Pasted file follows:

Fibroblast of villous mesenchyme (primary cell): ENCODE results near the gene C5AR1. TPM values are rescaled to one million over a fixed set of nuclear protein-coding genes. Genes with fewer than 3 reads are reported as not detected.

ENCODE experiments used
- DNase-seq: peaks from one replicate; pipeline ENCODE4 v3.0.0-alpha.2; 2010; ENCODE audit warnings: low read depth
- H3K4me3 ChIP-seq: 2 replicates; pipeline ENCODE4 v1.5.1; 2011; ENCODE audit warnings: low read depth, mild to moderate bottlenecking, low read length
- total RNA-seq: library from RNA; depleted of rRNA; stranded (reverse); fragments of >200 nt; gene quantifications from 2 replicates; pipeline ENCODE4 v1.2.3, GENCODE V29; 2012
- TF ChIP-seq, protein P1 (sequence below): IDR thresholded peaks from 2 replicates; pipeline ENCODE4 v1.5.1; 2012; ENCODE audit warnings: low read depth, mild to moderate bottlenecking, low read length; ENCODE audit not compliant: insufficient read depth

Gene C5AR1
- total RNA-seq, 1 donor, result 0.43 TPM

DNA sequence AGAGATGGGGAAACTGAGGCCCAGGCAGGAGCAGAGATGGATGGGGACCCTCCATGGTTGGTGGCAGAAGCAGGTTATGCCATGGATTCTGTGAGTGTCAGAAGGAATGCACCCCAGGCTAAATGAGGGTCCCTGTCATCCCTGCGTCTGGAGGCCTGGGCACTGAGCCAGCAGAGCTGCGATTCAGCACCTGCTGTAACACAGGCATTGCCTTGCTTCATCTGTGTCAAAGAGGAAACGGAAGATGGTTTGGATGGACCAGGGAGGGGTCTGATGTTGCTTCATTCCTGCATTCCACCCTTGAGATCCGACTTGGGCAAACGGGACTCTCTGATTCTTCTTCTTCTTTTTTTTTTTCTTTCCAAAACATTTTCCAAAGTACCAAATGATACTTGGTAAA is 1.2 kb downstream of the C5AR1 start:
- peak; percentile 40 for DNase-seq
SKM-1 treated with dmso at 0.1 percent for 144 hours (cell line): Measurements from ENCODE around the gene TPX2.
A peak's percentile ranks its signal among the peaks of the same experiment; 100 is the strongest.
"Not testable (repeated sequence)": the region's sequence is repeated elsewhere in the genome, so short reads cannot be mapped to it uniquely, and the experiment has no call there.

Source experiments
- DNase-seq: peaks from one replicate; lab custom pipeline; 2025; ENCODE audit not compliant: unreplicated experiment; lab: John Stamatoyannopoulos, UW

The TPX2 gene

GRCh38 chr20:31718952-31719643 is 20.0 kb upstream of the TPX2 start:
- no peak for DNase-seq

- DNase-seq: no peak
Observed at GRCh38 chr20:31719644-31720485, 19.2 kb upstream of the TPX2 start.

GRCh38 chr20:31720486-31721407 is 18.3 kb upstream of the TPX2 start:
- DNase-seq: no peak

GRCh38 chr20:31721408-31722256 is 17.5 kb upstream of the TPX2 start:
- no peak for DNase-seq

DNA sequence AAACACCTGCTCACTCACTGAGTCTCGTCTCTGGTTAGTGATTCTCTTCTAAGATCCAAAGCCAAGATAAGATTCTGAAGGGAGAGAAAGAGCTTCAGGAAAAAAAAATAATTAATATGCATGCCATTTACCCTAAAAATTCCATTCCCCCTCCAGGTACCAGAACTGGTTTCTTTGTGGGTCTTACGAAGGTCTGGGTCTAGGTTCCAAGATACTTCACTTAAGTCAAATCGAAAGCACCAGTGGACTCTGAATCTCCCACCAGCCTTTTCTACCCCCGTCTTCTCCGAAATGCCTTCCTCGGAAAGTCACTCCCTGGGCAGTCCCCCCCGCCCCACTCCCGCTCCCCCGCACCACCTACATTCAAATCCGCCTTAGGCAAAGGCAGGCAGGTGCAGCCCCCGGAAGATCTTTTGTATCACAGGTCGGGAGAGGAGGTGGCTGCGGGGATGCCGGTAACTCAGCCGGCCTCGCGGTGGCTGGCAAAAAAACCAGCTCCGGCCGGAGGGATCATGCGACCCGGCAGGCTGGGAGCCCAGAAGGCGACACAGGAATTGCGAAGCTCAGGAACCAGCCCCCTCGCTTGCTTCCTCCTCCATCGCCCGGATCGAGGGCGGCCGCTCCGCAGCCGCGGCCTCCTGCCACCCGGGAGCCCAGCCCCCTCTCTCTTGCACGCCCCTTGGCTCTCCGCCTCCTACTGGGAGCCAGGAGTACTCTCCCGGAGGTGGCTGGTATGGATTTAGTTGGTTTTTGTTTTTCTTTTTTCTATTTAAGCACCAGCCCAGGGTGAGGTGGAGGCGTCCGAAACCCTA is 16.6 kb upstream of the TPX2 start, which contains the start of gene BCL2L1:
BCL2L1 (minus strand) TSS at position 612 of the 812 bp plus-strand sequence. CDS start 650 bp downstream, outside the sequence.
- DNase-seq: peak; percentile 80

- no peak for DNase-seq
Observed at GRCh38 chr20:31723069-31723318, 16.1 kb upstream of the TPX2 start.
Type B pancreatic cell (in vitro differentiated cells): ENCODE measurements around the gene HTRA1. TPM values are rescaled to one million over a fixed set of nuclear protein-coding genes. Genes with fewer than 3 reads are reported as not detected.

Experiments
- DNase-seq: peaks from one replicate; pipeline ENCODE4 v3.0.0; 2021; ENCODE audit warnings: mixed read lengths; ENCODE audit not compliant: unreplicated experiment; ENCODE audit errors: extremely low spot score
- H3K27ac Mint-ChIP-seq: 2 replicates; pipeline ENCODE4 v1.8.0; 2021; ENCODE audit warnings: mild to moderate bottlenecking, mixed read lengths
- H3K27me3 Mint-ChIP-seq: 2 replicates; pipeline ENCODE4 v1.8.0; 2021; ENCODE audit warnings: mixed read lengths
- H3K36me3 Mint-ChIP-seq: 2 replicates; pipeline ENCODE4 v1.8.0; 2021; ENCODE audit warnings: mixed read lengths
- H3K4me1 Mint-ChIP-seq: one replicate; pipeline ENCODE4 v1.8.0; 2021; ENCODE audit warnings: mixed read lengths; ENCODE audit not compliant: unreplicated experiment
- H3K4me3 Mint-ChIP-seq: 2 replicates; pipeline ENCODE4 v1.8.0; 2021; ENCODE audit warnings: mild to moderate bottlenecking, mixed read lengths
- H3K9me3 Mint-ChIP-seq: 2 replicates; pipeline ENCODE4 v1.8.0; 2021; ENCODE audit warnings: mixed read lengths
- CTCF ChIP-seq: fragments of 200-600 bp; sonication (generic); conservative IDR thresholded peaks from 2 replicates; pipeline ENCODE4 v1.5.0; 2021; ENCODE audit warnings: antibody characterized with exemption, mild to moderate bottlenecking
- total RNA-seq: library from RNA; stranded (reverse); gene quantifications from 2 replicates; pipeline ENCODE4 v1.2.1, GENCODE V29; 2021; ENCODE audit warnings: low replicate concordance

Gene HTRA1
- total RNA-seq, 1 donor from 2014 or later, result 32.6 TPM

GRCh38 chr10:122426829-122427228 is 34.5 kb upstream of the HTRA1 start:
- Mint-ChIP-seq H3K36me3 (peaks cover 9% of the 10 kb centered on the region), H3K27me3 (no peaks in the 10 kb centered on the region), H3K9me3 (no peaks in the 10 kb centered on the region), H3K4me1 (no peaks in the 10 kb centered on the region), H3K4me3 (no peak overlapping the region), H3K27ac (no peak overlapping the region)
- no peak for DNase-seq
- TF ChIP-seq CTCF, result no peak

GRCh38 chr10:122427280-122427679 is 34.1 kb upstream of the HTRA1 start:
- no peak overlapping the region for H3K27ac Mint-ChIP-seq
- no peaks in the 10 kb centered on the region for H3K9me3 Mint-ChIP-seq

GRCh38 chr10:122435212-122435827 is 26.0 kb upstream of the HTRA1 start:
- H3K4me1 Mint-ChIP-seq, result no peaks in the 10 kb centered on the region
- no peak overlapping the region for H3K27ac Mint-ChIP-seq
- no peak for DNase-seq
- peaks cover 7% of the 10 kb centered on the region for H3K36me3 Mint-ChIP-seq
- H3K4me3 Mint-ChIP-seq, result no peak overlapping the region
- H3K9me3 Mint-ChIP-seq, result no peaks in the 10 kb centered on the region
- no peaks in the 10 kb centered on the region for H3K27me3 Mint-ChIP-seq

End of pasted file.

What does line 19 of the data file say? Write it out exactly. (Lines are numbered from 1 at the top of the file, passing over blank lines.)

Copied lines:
- DNase-seq: no peak